Underground row changes tack

Ruling fixing second phase costs at £4.46bn sparks new dispute over raising finance
Click to follow

The row over funding for the London Tube upgrade switched to a new, but equally incendiary tack yesterday after the independent Arbiter settled the value of the next slug of work at £4.46bn and immediately faced a threat of a legal challenge from Transport for London (TfL).

The decision on the upgrade of the Northern and Piccadilly lines by Tube Lines came in £65m higher than the draft proposal published in December. It is £1.39bn lower than the £5.75bn costing put forward by Tube Lines, but £460m higher than the £4bn that TfL's London Underground (LU) division says it can afford.

The final determination from Chris Bolt – the Arbiter appointed to rule on disputes in the public private partnership (PPP) binding Tube Lines and LU together – closes one set of arguments, over the headline costs of the second seven-and-a-half-year tranche of upgrade work, starting in July.

But it starts another spasm of disputes over who pays what to make up the shortfall. And LU is threatening to take legal action to prove that the draft proposals on financing put forward by Mr Bolt and open for consultation until 29 April are "exceeding his powers".

The arrangements are of dizzying complexity, not least because LU is not only Tube Lines' customer but also its comparator, having taken over the upgrade of the rest of the Tube network after the 2007 collapse of Metronet.

The two sides have already been at each other's throats for months over costs, culminating in a furore over the Victoria line upgrade. It took a Tube Lines' Freedom of Information request to prove that the £2.3m/km cost put up by LU to inform Mr Bolt's decision on a fair price for Tube Lines was far short of the £4.25m/km reality. Mr Bolt was convinced and his upward revision of the allowance for Tube Lines (from £2.5m to £2.7m) formed part of the increase in yesterday's determination.

But now that the price for the contract is fixed, the row is simply shifting on to a new axis. LU is deeply unhappy about Mr Bolt's provisional ruling that the extra £460m should not be raised by Tube Lines. Although LU agrees that it is cheaper for the public sector to raise finance, its managing director, Richard Parry, says both the risk transfer and the process of requiring Tube Lines to satisfy lenders of its credibility are the whole point of the PPP. The suggestion that LU cut back the scope of the contract is equally unpalatable. "If we dilute or defer the upgrades then we have the unhappy outcome of being left with all the PPP's excesses in terms of complexity and so on, but losing the purpose of it," Mr Parry said.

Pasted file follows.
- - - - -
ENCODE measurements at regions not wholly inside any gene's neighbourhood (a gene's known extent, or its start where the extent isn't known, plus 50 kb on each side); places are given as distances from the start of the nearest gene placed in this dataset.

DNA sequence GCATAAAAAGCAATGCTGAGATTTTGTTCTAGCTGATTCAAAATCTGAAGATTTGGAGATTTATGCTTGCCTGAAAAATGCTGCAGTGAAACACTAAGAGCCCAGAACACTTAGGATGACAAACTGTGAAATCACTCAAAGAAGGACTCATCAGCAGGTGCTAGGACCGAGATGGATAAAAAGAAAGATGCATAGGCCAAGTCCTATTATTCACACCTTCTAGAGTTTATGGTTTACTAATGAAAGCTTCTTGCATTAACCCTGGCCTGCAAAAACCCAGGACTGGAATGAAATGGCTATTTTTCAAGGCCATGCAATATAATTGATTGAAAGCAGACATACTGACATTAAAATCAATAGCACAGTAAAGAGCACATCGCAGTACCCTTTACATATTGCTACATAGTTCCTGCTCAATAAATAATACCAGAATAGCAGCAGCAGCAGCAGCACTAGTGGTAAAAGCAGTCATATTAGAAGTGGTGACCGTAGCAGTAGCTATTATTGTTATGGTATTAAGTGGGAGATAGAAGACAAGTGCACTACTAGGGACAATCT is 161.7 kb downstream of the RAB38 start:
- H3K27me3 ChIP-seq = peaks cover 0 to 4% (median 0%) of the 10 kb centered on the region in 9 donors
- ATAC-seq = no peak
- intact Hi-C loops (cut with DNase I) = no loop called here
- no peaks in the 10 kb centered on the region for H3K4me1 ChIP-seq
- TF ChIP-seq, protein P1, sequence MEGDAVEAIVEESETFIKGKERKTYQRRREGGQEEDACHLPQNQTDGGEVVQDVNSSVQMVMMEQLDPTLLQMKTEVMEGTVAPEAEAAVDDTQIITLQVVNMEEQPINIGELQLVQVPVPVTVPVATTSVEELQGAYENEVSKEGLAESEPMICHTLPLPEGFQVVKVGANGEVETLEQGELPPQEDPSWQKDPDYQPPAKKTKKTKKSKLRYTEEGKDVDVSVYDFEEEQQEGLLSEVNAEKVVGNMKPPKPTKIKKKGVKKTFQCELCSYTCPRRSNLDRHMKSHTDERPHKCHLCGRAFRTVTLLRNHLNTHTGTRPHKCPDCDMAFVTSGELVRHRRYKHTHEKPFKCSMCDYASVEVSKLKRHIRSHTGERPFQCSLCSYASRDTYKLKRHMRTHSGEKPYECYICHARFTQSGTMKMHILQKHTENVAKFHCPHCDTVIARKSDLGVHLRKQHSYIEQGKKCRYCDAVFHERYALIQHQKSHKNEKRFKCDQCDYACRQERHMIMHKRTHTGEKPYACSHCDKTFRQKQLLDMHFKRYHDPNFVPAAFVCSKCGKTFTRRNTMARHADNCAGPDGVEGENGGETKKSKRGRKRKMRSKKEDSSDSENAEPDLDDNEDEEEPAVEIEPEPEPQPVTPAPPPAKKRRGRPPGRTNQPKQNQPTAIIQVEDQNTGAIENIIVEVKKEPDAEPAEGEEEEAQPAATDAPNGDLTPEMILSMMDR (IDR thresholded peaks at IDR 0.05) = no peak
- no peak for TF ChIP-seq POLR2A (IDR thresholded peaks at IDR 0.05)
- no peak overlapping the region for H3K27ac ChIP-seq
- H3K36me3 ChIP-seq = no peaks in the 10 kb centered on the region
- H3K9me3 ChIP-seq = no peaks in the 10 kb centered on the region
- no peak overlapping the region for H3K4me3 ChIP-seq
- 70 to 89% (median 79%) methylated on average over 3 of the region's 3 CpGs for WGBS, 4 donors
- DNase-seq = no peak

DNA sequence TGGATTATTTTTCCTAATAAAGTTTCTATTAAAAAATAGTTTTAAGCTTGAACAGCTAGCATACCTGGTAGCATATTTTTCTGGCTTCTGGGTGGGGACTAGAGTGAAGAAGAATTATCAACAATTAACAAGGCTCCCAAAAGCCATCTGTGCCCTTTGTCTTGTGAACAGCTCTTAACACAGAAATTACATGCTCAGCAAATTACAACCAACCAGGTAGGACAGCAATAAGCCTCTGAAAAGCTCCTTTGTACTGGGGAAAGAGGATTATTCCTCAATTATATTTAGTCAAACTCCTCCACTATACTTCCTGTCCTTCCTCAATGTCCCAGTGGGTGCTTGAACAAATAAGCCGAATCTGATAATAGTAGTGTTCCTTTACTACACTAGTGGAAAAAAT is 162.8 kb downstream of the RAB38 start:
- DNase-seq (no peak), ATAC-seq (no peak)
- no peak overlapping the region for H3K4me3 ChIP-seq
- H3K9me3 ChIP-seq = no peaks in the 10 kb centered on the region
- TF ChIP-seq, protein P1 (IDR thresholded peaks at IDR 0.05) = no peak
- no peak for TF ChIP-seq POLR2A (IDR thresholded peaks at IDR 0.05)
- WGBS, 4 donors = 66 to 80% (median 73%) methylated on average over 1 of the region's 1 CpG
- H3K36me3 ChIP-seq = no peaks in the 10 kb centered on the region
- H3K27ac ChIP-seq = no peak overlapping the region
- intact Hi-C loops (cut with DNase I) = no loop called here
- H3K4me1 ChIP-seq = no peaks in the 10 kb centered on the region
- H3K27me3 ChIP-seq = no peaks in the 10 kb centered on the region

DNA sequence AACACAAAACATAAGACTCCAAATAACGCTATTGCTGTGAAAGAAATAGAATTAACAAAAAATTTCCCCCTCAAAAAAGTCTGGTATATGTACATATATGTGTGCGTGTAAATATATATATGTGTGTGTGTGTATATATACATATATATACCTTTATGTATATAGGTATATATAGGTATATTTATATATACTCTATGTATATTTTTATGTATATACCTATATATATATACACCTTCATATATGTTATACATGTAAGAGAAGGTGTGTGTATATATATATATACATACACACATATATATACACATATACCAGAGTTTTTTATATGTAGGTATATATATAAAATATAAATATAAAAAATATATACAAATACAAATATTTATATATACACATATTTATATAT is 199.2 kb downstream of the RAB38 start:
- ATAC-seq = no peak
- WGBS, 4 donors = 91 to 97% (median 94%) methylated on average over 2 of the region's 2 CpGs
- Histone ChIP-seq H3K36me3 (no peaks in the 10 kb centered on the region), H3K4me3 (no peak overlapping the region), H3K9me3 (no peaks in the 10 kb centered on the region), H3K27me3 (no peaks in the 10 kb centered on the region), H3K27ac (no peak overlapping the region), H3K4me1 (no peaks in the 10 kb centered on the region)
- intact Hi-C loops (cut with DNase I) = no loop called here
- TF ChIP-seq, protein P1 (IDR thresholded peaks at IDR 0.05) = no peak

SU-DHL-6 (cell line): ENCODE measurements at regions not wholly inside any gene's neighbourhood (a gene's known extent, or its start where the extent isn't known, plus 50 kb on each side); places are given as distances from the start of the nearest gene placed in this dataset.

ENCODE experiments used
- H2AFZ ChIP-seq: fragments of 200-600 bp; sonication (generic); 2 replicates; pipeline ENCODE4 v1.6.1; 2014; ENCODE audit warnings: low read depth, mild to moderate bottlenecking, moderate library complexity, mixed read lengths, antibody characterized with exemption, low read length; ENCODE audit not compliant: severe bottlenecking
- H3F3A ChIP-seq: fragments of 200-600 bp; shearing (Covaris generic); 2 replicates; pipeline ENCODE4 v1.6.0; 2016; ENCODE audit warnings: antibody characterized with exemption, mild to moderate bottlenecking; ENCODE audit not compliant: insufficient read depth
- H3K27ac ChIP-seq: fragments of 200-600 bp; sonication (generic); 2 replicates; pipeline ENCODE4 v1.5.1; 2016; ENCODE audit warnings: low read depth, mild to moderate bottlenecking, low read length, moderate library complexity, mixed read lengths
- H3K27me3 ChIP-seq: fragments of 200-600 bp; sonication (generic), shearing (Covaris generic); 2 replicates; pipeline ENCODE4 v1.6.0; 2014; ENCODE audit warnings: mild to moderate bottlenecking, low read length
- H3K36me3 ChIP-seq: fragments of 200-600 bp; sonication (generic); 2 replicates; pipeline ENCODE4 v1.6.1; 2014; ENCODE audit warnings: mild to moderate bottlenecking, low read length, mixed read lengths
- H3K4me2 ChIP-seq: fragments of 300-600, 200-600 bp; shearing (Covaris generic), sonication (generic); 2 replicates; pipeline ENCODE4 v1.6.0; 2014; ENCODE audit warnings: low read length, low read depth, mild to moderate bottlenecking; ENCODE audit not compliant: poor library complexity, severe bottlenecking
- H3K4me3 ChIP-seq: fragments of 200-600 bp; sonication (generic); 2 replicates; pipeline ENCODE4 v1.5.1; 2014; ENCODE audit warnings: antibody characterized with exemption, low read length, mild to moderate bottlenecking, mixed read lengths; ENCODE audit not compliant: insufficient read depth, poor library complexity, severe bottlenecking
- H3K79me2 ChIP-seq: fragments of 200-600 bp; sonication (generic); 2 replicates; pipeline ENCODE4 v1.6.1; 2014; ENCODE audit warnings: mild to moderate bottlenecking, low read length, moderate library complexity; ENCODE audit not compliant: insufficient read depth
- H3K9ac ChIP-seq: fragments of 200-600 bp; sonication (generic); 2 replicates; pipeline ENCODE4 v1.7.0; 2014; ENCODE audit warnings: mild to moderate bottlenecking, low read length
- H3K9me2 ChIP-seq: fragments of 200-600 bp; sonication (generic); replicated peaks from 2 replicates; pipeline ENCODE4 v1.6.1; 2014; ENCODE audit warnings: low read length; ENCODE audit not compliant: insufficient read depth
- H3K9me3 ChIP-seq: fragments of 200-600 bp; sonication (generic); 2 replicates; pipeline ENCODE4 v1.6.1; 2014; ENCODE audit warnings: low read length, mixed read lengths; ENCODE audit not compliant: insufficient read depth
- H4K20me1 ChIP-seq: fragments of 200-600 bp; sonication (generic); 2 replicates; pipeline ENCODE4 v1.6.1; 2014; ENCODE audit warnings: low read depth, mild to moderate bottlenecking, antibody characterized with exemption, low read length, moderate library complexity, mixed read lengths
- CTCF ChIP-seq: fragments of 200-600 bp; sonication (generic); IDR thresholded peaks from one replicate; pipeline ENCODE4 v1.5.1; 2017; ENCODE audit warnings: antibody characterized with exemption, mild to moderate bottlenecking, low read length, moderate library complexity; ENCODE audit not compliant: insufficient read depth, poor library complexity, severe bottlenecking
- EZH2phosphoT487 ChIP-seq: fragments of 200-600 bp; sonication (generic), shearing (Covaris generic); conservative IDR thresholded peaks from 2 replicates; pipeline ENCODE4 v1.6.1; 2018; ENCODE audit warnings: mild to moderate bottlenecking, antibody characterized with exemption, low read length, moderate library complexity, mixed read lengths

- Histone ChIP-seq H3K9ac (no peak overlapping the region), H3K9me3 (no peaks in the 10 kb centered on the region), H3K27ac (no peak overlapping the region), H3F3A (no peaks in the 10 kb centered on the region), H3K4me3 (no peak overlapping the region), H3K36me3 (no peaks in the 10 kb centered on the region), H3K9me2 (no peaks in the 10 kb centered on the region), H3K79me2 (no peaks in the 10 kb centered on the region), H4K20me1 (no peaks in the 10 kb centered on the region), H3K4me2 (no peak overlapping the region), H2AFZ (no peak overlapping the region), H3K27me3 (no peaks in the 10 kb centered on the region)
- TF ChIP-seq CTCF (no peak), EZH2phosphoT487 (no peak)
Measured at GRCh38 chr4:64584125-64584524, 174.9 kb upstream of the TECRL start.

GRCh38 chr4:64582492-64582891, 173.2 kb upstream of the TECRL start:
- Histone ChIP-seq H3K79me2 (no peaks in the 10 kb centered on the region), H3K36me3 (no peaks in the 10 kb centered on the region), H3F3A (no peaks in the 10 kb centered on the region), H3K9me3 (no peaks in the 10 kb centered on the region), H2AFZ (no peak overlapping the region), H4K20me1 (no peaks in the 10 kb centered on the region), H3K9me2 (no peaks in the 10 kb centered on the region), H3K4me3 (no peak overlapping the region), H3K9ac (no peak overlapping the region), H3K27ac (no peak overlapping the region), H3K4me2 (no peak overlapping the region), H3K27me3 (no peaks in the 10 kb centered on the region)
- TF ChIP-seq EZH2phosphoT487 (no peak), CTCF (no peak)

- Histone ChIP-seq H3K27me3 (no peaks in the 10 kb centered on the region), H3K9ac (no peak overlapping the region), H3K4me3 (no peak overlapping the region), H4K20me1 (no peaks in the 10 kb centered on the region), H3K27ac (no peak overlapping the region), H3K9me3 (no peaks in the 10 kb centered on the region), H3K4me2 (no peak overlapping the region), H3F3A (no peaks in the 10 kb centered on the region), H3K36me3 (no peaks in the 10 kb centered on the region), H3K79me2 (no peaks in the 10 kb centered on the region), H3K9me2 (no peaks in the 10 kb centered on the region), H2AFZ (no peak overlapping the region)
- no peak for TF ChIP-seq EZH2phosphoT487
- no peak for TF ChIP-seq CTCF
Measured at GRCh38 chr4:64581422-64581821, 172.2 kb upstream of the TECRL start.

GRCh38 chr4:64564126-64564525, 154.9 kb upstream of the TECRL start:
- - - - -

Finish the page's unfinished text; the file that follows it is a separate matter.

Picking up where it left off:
LU is also questioning the Arbiter's right to force LU to raise the finance. "The Arbiter is choosing to interpret the contract in that way but we think his grounds are very thin," Mr Parry said. "We don't think he can sustain his position through full scrutiny of a judicial review."

Boris Johnson, the Mayor of London, added his voice to the fracas yesterday. "In other countries this would be called looting, here it is called the PPP," he said. "We will fight this to the last and are seeking urgent advice on the Arbiter's idea to pass Tube Lines' obligations to raise finance on to London's fare and taxpayers."

But Mr Bolt gave the criticisms short shrift, stressing that Londoners will have to pay for the extra finance regardless of which organisation raises it. "Tube Lines doing it is just like putting it on a credit card," he said. Mr Bolt also said that LU needed better legal proof that he is overstepping his remit. "If LU can come up with new legal argument that they haven't so far, then I will change my position," he said. "But even if I did, the issue about affordability remains."

Meanwhile Tube Lines says that the final ruling on costs should draw a line under the rhetoric, and that the only way to deliver the contract, for £1.39bn less than the company's estimate, was to build a better relationship with LU. Andrew Cleaves, the acting chief executive, said: "We will have to have a sea change in the way we work. But that is not something we can do by ourselves, it has to be done with LU."

ABC of PPP: Money down the Tube

*2003: A public-private partnership (PPP) is created under which the Underground infrastructure is maintained by private contractors but the service is operated by TfL, through London Underground Limited (LU). Tube Lines wins the contract for the Jubilee, Northern and Piccadilly Lines. The rest go to Metronet.

*2005: The first signs of trouble start to surface. Metronet is massively behind and executive chairman John Weight is sacked.

*2007: Metronet collapses, costing taxpayers £2bn. Its work goes to LU.

*2009: Tube Lines' Jubilee Line upgrade misses its deadline. LU and Tube Lines fail to agree the value of the second tranche of work.

*March 2010: The Arbiter sets a £4.46bn value on the second contract period, £1.39bn under Tube Lines' estimates and £460m more than LU says it can afford. A new dispute starts over how the shortfall will be raised.

*July 2010: Second seven-year review period starts.